A Crafts Community For Craft Ideas & DIY Projects - Craftster.org
Help | About | Contact | Press | Advertise | Cookie Policy | Terms | Site Map
Welcome, Guest.
Please login or register.

Random Tip: You can organize your bookmarks into folders!  Read more here.
Total Members: 315,084
Currently Running With Scissors:
129 Guests and 1 User
Home Craftster Community Crafting Articles Craft Tutorials My Craftster Crafting Calendar City Guides Craft Shop

Pages: [1]
Jump to page:
  Show Images Only     Send this topic  |  Print  |  Bookmark  
Topic: Making a number of identical figurines  (Read 1856 times)
Tags for this thread:  Add new tag
Share the love... Pin it Submit to reddit
« on: September 13, 2013 08:22:04 AM »

Hello, I am working with a friend who has a start-up publishing company. I help make some of her different merchandising items. One of her authors is publishing a book that involves minotaurs. He has asked that we make a small minotaur figurine to go with the book. We would like something that would give a good result and that can be easily replicated. I was thinking of making a polymer clay original and then using a mold-making compound to make a mold from the polymer clay original. I would then cast the molds in something like plaster of paris or perhaps resin. We've also talked about using an epoxy clay but we are wanting to keep costs down. I am not particularly experienced with polymer clay and wanted to see if you guys think this plan is workable before I spend a great deal of time making the original. Making completely individual figurines from scratch is not a viable option due to time constraints and the costs associated with this.

Thanks Smiley

Stop being so damned positive. Staring at the sun only blinds some one. By only looking at the positive, you miss an entire beautiful world of shadows and colors. Don't be overly negative, be realistic. The world is so much more complex and beautiful that way.
« Reply #1 on: October 27, 2013 02:42:54 PM »

Hi! It is possible to make your figurine in polymer clay, or any clay for that matter, then cast your "original/master" in a silicone. From the silicone mold you can cast in a two part resin. Not very expensive. Once you have a master mold casting in the resin will become cheaper the more figirines you cast. Have a look on You Tube there are many videos for you to learn from. Hope this helps.
One more thing... If using platinum (addition cure) silicone you have to make sure the model, and whatever will touch the platinum, will not inhibit your cure. You may want to use tin (condensation cure) silicone. It is less fussy about what it is cured against. Tin molds will not last as long as platinum molds will but will cost less. Keep your first casting as your master model. Then as your mold wears out you can make another from yout master. a mould release will help your mold last longer, as well. You will need to contact a supplier to get all the facts and products that work well together.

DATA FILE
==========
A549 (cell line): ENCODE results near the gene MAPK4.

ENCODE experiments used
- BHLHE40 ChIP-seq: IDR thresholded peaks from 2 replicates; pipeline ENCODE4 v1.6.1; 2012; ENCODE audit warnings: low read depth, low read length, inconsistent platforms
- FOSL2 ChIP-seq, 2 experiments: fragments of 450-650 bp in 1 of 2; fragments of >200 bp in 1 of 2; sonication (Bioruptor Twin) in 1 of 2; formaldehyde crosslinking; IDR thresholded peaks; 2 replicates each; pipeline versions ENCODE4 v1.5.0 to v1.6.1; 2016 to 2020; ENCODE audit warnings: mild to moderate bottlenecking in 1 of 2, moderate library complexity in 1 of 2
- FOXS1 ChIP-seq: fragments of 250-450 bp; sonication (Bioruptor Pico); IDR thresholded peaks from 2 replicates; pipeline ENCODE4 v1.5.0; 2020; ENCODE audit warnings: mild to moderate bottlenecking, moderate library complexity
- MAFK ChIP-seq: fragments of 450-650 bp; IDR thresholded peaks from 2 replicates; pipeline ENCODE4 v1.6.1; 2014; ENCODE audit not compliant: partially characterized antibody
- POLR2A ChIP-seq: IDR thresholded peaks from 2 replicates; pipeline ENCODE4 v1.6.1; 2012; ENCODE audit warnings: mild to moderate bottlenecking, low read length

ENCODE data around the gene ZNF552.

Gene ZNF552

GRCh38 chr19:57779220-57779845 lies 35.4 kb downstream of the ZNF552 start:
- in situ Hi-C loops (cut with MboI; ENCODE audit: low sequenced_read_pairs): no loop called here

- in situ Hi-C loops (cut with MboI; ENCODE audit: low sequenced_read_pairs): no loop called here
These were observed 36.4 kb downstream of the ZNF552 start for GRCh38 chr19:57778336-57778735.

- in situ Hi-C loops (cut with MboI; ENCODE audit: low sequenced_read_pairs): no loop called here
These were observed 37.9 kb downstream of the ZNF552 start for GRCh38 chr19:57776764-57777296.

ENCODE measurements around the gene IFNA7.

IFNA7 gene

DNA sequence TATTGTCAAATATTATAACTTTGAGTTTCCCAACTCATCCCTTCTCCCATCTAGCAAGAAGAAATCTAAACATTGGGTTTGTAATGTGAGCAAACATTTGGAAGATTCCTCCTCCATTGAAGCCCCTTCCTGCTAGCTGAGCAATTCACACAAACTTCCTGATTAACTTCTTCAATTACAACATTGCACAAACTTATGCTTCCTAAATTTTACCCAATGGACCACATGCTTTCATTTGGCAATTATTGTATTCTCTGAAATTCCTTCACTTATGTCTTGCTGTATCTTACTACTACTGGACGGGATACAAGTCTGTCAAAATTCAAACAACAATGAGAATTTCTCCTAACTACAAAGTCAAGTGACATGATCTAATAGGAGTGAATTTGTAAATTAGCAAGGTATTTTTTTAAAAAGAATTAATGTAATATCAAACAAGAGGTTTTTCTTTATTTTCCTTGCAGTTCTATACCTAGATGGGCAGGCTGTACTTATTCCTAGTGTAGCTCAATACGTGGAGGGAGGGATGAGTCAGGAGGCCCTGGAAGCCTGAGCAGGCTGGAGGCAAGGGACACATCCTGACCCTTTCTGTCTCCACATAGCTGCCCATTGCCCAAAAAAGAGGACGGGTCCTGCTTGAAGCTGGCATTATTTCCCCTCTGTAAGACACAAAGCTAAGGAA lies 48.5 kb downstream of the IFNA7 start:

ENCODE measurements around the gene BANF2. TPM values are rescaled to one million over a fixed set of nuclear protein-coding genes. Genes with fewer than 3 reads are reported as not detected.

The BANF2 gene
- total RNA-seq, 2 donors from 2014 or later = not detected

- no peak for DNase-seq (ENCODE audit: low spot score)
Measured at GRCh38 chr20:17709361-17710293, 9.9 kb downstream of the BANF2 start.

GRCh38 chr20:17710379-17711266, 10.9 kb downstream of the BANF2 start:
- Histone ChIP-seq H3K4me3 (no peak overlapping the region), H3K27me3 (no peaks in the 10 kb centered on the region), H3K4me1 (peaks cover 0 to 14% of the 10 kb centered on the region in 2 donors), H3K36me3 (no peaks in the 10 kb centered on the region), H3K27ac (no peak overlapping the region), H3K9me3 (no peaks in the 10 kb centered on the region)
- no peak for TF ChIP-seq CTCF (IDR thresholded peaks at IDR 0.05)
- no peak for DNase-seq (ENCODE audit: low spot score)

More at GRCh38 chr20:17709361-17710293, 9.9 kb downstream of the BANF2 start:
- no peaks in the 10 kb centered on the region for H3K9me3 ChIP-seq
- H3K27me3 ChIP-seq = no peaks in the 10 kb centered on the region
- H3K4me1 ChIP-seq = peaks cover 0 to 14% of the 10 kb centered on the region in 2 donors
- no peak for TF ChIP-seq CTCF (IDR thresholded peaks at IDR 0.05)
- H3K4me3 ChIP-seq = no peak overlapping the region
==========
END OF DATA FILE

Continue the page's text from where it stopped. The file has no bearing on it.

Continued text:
Have fun!
« Reply #2 on: October 29, 2013 07:33:11 AM »

You could easily do this with Amazing Mold Putty, they wholesale larger sizes too if you need more. AMP is a silicone mold making material and I have used it with success for years. However it does have a shelf life of 6 months so make sure to use it up.

Offline Offline

Posts: 39
Joined: 29-Jun-2013

Punch Today In The Face

View Profile WWW
« Reply #3 on: November 24, 2013 01:50:34 PM »

yes its fairly cheap and easy enough to do , i've recently done this myself to make a range of small animal figures. for my design i made lots of the base figures from the mould and then hand worked each one individually and uniquely so even though they came out of a mould each one is still unique......

tips i learn doing this are;

1) stir your silicon or rubber gently and if possible on a vibration table to limit/pop the bubbles that will spoil your design.also pour it gently.
2) be careful how you shape your design your figure beware of sticking out thin bits like ears and legs etc as i just kept snapping them off trying to get them out of the mould and it drove me crazy.
3) depending on what medium your using to cast you might want to make a few moulds as some mediums like resins can take 24-48 + hours to set and if you want to make 20 and only have one mould you'll be there forever
4 be patient one of my main problems was being to impatient to wait and taking things out of the moult before they had set
5 check check and check again you have you mix ratios  correct esp with resin otherwise  it can fail to set, EVER and remain sticky and a waste or be too brittle etc etc

there are probs more hickups i encountered along the way that would have been usefull to know before hand but this is all i can think off on the top of my head, hope its useful to you x

To live a truly creative life we must first lose our fear of being wrong

Threads you might like:
Pages: [1] Jump to page:
  Send this topic  |  Print  |  Bookmark  
Jump to:  

only results with images
include swap threads
advanced search

Latest Blog Articles
Tute Tuesday: Art Doll
Simply Saints
Meatless Monday: Kid Friendly Fruit Snacks

Support Craftster
Become a
Friend of Craftster

Buy Craftster Swag
Buy Craft Supplies

Craftster heartily thanks the following peeps...

Follow Craftster...

Powered by MySQL Powered by PHP Powered by SMF 1.1.11 | SMF © 2006-2009, Simple Machines LLC
SimplePortal 2.3.5 © 2008-2012, SimplePortal
Valid XHTML 1.0! Valid CSS!

Copyright ©2003-2018, Craftster.org an Internet Brands company.